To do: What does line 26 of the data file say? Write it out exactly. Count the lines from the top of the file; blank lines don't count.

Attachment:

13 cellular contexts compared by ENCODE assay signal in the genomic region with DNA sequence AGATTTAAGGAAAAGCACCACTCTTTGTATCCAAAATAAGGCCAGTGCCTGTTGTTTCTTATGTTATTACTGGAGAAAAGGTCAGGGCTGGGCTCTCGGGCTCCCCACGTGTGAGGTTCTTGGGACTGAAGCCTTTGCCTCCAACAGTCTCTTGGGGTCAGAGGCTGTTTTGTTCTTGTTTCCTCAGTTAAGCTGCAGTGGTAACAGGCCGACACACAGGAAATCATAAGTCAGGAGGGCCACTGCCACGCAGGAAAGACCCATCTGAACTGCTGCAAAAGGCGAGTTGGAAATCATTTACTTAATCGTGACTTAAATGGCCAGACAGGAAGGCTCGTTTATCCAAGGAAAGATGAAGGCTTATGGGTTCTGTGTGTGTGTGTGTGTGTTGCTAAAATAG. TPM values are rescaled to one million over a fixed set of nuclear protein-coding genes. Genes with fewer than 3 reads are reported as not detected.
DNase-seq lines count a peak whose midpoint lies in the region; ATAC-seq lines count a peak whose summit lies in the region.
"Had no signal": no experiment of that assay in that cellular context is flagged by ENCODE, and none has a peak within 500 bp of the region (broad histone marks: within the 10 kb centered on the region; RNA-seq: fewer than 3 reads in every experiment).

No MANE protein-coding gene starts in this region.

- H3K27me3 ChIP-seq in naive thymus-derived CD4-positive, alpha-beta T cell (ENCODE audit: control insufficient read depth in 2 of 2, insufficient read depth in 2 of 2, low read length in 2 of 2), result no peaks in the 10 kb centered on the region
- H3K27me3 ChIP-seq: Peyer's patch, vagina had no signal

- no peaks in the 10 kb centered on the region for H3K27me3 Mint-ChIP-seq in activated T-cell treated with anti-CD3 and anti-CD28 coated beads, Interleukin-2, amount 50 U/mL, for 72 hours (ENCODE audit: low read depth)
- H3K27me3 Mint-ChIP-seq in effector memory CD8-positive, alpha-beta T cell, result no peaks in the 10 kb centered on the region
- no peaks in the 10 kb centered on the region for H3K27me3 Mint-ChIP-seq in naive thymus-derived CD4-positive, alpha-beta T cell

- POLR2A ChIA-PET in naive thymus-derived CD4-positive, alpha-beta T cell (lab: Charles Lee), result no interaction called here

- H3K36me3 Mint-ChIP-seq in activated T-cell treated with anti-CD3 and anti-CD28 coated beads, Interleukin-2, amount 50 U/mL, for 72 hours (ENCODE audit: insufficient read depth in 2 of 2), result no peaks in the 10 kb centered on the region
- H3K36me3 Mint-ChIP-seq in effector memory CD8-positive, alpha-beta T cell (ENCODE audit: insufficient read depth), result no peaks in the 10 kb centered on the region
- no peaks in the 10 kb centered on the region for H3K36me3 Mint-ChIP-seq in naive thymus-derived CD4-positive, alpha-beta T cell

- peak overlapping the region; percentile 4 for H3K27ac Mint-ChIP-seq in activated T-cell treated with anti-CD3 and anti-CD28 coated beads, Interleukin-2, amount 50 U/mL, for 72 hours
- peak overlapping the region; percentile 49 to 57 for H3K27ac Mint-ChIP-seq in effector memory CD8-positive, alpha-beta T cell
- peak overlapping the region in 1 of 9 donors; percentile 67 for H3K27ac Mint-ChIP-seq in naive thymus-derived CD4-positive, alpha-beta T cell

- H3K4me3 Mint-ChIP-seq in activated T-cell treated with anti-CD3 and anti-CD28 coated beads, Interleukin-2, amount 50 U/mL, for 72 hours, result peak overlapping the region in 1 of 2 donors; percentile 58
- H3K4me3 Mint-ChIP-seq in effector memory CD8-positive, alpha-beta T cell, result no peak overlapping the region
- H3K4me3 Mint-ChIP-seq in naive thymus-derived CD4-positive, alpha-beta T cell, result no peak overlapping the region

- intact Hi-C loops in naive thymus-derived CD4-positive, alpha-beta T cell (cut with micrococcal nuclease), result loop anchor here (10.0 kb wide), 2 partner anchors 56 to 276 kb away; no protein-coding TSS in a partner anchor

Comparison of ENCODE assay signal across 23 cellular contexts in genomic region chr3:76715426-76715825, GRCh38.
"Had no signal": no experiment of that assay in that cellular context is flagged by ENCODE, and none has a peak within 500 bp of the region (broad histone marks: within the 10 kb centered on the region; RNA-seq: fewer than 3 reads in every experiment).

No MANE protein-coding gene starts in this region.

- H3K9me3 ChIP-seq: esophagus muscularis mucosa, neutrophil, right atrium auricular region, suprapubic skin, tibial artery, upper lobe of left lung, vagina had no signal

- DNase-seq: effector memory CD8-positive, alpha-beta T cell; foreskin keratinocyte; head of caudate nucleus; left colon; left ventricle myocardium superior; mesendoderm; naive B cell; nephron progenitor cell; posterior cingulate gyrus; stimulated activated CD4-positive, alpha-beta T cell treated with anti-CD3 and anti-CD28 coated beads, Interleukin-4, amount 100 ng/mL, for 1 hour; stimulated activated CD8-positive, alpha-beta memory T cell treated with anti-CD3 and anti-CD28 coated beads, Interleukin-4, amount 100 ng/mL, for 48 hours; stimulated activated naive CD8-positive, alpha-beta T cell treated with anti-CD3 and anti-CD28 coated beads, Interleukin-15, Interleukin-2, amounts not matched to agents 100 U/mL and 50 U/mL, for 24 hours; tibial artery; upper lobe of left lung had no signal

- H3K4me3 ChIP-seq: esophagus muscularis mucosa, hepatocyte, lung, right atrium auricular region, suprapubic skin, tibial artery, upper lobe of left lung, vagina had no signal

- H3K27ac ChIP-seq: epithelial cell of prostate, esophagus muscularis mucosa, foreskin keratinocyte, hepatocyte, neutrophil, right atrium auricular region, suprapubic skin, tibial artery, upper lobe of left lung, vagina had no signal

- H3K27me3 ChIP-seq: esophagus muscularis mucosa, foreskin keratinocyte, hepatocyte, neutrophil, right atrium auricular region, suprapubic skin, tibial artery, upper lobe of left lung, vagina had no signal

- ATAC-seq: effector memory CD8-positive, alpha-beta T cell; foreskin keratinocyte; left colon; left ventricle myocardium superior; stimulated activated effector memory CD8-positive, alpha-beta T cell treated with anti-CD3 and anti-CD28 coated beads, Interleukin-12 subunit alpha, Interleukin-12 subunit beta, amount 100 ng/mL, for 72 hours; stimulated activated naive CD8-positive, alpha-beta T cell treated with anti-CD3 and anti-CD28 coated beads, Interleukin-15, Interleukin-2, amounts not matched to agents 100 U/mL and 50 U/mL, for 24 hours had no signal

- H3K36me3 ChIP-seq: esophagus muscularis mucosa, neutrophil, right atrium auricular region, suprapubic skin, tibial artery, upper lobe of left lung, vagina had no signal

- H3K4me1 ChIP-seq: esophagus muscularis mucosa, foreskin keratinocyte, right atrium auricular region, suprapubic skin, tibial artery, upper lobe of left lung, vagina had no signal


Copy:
- H3K4me3 ChIP-seq: esophagus muscularis mucosa, hepatocyte, lung, right atrium auricular region, suprapubic skin, tibial artery, upper lobe of left lung, vagina had no signal